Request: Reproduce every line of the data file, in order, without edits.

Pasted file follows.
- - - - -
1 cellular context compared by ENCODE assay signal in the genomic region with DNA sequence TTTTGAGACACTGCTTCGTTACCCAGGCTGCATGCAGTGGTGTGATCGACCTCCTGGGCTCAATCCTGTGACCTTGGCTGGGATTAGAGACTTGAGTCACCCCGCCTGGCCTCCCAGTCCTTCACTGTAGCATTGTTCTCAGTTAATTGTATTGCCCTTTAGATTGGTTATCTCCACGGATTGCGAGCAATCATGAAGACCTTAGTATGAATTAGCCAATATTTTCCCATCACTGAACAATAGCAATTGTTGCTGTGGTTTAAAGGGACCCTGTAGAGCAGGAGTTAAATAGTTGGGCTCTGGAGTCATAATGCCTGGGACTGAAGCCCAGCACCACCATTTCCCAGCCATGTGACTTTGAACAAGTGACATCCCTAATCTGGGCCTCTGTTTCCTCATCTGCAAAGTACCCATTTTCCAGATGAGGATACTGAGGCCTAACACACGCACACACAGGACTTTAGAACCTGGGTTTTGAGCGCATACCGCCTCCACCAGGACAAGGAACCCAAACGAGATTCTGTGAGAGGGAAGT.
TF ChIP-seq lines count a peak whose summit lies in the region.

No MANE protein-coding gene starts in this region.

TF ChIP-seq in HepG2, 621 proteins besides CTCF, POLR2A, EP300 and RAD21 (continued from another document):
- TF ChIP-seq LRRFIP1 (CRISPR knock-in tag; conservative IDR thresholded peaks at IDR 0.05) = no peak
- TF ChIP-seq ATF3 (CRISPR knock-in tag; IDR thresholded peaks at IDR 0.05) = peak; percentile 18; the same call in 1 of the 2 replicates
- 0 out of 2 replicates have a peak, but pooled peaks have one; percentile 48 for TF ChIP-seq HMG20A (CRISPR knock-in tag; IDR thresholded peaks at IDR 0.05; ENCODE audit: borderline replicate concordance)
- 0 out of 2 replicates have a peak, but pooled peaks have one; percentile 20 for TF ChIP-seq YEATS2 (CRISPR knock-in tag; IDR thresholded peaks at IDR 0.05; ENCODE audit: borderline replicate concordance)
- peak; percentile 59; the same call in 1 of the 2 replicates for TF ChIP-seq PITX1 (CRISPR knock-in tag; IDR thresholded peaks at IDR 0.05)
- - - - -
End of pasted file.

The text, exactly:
1 cellular context compared by ENCODE assay signal in the genomic region with DNA sequence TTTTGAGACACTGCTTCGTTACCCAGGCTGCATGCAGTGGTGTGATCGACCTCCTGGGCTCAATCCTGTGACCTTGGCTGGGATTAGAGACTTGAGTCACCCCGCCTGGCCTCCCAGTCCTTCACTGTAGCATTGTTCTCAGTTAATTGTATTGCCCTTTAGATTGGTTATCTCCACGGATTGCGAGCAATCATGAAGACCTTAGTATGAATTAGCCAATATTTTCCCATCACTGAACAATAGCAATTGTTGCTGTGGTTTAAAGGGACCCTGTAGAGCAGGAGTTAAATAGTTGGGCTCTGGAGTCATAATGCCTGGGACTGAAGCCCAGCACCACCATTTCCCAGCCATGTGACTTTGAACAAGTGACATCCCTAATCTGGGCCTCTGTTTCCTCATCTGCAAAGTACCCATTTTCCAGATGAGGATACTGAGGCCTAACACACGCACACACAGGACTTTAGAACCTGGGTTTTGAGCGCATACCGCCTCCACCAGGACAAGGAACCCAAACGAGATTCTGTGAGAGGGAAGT.
TF ChIP-seq lines count a peak whose summit lies in the region.

No MANE protein-coding gene starts in this region.

TF ChIP-seq in HepG2, 621 proteins besides CTCF, POLR2A, EP300 and RAD21 (continued from another document):
- TF ChIP-seq LRRFIP1 (CRISPR knock-in tag; conservative IDR thresholded peaks at IDR 0.05) = no peak
- TF ChIP-seq ATF3 (CRISPR knock-in tag; IDR thresholded peaks at IDR 0.05) = peak; percentile 18; the same call in 1 of the 2 replicates
- 0 out of 2 replicates have a peak, but pooled peaks have one; percentile 48 for TF ChIP-seq HMG20A (CRISPR knock-in tag; IDR thresholded peaks at IDR 0.05; ENCODE audit: borderline replicate concordance)
- 0 out of 2 replicates have a peak, but pooled peaks have one; percentile 20 for TF ChIP-seq YEATS2 (CRISPR knock-in tag; IDR thresholded peaks at IDR 0.05; ENCODE audit: borderline replicate concordance)
- peak; percentile 59; the same call in 1 of the 2 replicates for TF ChIP-seq PITX1 (CRISPR knock-in tag; IDR thresholded peaks at IDR 0.05)